`refresh=wait_for` taking unexpectedly long


(Markus) #1

I've started to use wait_for after we upgraded to 5.3 (from 1.5) for user-facing parts of the application which require that the next search returns the modified results.

The index refresh_interval is set to 100ms . When I index e.g. 10 documents (in a batch request) and use different values for refresh=, this my current outcome

  • false (or leaving out): 0.1s (basically: it's indexed async)
  • wait_for: 4s
  • true: 1.4s

I also tried to increase refresh_interval to 1s and use e.g. refresh=true but the timing didn't change.

It's unexpected to me that refresh=wait_for would take 4s here. 1.4s also isn't fast but that's an acceptable wait time for us currently.

Also, this are numbers from production from a write-heavy application. That's why I also never really saw this on dev environments which lack write-heavy nature.

I'm using elasticsearch-php client library and specifically all index operations happen via \Elasticsearch\Client::bulk:

  • the body contains all the documents to be sent
  • and refresh contains one of the values above

I thought that I only have to wait_for the refresh_interval of 100ms but obviously that assumption is flawed.

How does this work and what can I expect here? Can I improve refresh=wait_for performance without falling back to refresh=true?

thanks!


Increase performance on `refresh=true` with bulk indexing
What would cause refresh=wait_for to regularly take 2-5 seconds?
(Nik Everett) #2

The translog is still fsynced unless you turned that off. But, yeah, the search data structures aren't built synchronously with your request.

Right. You have to wait for the actual refresh to finish. They might be scheduled to be kicked off every 100ms but it has to wait for a thread on the refresh pool (see here for useful stuff like the size of the pool). And then the refresh has to actually finish. My guess, given that refresh=true finishes must faster than refresh=wait_for's time + refresh_interval is that the refresh pool is stuffed. refresh=true uses the indexing thread pool for the refresh because it is synchronous with the indexing call, I believe. Can you have a look at the nodes stats and check to see if that thread pool has a queue?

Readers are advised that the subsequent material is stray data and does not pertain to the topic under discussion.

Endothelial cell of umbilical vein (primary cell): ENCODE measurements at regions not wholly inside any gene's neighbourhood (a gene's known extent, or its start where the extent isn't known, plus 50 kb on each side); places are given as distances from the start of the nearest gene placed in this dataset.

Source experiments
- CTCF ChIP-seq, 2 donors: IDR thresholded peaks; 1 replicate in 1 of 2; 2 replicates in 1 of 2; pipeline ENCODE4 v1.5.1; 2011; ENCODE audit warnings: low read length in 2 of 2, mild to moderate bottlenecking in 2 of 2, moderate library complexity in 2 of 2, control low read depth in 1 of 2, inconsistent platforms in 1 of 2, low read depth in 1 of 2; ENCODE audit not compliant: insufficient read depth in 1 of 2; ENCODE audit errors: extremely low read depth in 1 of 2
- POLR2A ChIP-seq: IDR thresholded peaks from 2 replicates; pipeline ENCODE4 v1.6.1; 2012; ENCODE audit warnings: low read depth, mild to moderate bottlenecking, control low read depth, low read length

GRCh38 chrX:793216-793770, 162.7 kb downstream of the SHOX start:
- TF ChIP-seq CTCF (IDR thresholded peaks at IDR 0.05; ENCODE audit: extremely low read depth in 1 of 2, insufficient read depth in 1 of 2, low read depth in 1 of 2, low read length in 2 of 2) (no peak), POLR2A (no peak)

My SWAG is that you should raise the refresh interval on indices that you don't use with refresh=wait_for. You could raise the size of the thread pool but I'm not sure what side effect that would have.


(Markus) #3

Anything specific I should look out or? I see the refresh and index as well as the bulk pools:

{
  "thread_pool": {
    "bulk": {
      "threads": 10,
      "queue": 0,
      "active": 0,
      "rejected": 0,
      "largest": 10,
      "completed": 29826938
    },
    "fetch_shard_started": {
      "threads": 0,
      "queue": 0,
      "active": 0,
      "rejected": 0,
      "largest": 0,
      "completed": 0
    },
    "fetch_shard_store": {
      "threads": 0,
      "queue": 0,
      "active": 0,
      "rejected": 0,
      "largest": 0,